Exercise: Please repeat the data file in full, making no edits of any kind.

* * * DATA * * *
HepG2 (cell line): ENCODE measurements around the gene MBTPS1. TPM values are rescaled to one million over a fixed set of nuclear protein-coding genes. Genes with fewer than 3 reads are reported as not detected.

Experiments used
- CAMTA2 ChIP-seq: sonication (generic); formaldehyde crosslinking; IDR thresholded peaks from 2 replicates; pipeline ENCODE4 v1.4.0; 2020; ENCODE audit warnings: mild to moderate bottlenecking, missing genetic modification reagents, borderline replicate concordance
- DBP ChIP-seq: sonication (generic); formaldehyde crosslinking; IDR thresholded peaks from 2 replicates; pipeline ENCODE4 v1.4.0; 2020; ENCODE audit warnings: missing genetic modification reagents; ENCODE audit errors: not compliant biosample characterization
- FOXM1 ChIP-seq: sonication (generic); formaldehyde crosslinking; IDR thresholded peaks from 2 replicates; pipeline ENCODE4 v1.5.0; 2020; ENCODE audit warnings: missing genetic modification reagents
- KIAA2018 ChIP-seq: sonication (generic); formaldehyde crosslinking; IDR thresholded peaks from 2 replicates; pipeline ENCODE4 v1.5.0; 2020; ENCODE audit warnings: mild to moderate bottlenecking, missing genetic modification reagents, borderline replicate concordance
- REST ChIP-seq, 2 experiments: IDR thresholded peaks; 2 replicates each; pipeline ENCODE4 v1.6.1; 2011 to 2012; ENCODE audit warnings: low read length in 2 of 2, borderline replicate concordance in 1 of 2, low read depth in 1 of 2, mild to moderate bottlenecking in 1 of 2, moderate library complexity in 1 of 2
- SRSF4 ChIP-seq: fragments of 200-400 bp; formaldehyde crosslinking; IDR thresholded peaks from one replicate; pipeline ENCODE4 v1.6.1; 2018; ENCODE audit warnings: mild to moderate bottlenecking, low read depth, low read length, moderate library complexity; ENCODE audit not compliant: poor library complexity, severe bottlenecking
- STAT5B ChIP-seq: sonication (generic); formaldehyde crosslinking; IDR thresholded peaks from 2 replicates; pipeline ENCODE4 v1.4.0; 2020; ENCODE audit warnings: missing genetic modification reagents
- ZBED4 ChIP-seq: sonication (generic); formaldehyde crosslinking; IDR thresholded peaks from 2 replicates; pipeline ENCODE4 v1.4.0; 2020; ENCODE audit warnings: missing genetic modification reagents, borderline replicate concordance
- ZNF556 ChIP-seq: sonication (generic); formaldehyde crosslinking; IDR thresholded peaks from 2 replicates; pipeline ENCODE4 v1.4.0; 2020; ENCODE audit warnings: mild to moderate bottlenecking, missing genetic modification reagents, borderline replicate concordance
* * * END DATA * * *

HepG2 (cell line): ENCODE measurements around the gene MBTPS1. TPM values are rescaled to one million over a fixed set of nuclear protein-coding genes. Genes with fewer than 3 reads are reported as not detected.

Experiments used
- CAMTA2 ChIP-seq: sonication (generic); formaldehyde crosslinking; IDR thresholded peaks from 2 replicates; pipeline ENCODE4 v1.4.0; 2020; ENCODE audit warnings: mild to moderate bottlenecking, missing genetic modification reagents, borderline replicate concordance
- DBP ChIP-seq: sonication (generic); formaldehyde crosslinking; IDR thresholded peaks from 2 replicates; pipeline ENCODE4 v1.4.0; 2020; ENCODE audit warnings: missing genetic modification reagents; ENCODE audit errors: not compliant biosample characterization
- FOXM1 ChIP-seq: sonication (generic); formaldehyde crosslinking; IDR thresholded peaks from 2 replicates; pipeline ENCODE4 v1.5.0; 2020; ENCODE audit warnings: missing genetic modification reagents
- KIAA2018 ChIP-seq: sonication (generic); formaldehyde crosslinking; IDR thresholded peaks from 2 replicates; pipeline ENCODE4 v1.5.0; 2020; ENCODE audit warnings: mild to moderate bottlenecking, missing genetic modification reagents, borderline replicate concordance
- REST ChIP-seq, 2 experiments: IDR thresholded peaks; 2 replicates each; pipeline ENCODE4 v1.6.1; 2011 to 2012; ENCODE audit warnings: low read length in 2 of 2, borderline replicate concordance in 1 of 2, low read depth in 1 of 2, mild to moderate bottlenecking in 1 of 2, moderate library complexity in 1 of 2
- SRSF4 ChIP-seq: fragments of 200-400 bp; formaldehyde crosslinking; IDR thresholded peaks from one replicate; pipeline ENCODE4 v1.6.1; 2018; ENCODE audit warnings: mild to moderate bottlenecking, low read depth, low read length, moderate library complexity; ENCODE audit not compliant: poor library complexity, severe bottlenecking
- STAT5B ChIP-seq: sonication (generic); formaldehyde crosslinking; IDR thresholded peaks from 2 replicates; pipeline ENCODE4 v1.4.0; 2020; ENCODE audit warnings: missing genetic modification reagents
- ZBED4 ChIP-seq: sonication (generic); formaldehyde crosslinking; IDR thresholded peaks from 2 replicates; pipeline ENCODE4 v1.4.0; 2020; ENCODE audit warnings: missing genetic modification reagents, borderline replicate concordance
- ZNF556 ChIP-seq: sonication (generic); formaldehyde crosslinking; IDR thresholded peaks from 2 replicates; pipeline ENCODE4 v1.4.0; 2020; ENCODE audit warnings: mild to moderate bottlenecking, missing genetic modification reagents, borderline replicate concordance